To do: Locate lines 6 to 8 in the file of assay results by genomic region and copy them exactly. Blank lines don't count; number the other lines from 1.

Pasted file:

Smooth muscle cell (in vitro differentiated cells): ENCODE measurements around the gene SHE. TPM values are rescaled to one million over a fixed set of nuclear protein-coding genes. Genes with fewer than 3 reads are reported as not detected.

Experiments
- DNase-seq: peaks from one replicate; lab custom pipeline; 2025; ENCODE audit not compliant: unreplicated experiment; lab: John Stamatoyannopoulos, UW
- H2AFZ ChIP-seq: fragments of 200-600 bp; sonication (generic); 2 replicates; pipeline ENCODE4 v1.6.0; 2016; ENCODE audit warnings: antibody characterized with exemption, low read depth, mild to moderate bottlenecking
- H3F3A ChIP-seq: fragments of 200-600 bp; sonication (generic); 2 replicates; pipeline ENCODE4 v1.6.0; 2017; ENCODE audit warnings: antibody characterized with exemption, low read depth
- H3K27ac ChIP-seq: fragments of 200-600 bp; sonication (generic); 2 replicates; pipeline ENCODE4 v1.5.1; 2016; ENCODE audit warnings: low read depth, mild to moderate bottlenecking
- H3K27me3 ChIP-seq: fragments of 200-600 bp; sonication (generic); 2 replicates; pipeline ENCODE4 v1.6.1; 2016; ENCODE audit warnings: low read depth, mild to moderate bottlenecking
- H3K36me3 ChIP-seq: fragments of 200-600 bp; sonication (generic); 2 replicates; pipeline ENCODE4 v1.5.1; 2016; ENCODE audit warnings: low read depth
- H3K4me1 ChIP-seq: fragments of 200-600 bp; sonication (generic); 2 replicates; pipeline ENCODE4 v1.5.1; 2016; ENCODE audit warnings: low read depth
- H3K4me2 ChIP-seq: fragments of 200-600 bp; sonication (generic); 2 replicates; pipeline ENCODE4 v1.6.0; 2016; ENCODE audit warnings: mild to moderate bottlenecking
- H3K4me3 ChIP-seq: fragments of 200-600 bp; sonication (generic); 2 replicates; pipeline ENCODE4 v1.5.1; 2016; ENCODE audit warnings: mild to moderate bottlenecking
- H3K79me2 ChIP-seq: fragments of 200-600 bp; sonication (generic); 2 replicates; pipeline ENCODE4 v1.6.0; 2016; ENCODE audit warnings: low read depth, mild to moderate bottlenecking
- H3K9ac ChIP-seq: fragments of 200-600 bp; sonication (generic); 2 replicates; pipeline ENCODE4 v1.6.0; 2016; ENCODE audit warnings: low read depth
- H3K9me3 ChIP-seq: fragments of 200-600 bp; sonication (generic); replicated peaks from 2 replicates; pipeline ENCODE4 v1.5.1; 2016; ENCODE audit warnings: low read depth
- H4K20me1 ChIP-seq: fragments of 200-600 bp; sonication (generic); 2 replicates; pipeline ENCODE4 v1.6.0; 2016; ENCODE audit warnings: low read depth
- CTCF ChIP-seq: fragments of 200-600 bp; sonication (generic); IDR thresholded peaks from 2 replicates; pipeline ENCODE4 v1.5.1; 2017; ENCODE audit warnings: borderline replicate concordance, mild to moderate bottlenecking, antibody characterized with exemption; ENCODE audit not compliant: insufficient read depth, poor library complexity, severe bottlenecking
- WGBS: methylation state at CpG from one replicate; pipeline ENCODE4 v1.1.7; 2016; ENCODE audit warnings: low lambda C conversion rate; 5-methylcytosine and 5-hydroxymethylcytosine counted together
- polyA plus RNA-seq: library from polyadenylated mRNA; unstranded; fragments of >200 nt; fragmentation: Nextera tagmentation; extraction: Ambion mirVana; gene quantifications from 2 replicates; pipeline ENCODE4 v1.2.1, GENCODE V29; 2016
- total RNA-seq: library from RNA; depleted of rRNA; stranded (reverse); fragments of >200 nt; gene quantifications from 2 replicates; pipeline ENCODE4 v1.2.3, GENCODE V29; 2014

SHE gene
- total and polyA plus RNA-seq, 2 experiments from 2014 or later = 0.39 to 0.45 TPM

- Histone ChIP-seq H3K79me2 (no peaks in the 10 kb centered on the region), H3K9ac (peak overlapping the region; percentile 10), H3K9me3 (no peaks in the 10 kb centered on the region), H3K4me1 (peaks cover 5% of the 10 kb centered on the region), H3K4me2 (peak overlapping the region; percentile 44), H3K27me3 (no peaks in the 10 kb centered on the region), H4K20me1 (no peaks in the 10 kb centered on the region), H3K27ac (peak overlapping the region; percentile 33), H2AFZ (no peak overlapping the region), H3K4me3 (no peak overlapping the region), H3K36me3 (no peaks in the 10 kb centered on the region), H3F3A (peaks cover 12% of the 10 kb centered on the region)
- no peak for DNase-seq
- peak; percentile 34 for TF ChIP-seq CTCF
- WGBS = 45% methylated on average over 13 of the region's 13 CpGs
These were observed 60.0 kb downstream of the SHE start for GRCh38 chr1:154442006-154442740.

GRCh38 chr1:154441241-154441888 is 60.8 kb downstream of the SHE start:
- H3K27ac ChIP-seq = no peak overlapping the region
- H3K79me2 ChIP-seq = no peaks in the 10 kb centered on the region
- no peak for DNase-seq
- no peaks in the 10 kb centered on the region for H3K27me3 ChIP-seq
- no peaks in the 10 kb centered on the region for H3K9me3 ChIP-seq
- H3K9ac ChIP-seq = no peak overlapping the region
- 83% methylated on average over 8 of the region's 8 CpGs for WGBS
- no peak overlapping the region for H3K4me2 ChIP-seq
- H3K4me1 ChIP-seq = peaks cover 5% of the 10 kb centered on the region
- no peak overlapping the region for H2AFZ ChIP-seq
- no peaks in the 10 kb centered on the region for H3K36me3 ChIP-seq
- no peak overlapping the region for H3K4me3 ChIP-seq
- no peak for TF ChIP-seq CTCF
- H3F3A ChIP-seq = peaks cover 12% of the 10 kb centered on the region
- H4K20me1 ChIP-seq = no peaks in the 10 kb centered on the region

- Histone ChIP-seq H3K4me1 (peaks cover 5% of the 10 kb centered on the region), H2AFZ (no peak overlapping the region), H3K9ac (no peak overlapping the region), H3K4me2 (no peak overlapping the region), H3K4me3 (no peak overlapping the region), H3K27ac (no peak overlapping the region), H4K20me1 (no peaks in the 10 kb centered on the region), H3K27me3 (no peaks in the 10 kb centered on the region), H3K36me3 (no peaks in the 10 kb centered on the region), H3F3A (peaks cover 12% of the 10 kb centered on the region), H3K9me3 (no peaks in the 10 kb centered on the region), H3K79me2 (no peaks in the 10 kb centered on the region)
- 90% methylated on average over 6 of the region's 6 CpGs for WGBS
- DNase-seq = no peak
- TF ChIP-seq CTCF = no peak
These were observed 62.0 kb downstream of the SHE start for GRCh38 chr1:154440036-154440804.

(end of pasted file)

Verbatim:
- H3K27ac ChIP-seq: fragments of 200-600 bp; sonication (generic); 2 replicates; pipeline ENCODE4 v1.5.1; 2016; ENCODE audit warnings: low read depth, mild to moderate bottlenecking
- H3K27me3 ChIP-seq: fragments of 200-600 bp; sonication (generic); 2 replicates; pipeline ENCODE4 v1.6.1; 2016; ENCODE audit warnings: low read depth, mild to moderate bottlenecking
- H3K36me3 ChIP-seq: fragments of 200-600 bp; sonication (generic); 2 replicates; pipeline ENCODE4 v1.5.1; 2016; ENCODE audit warnings: low read depth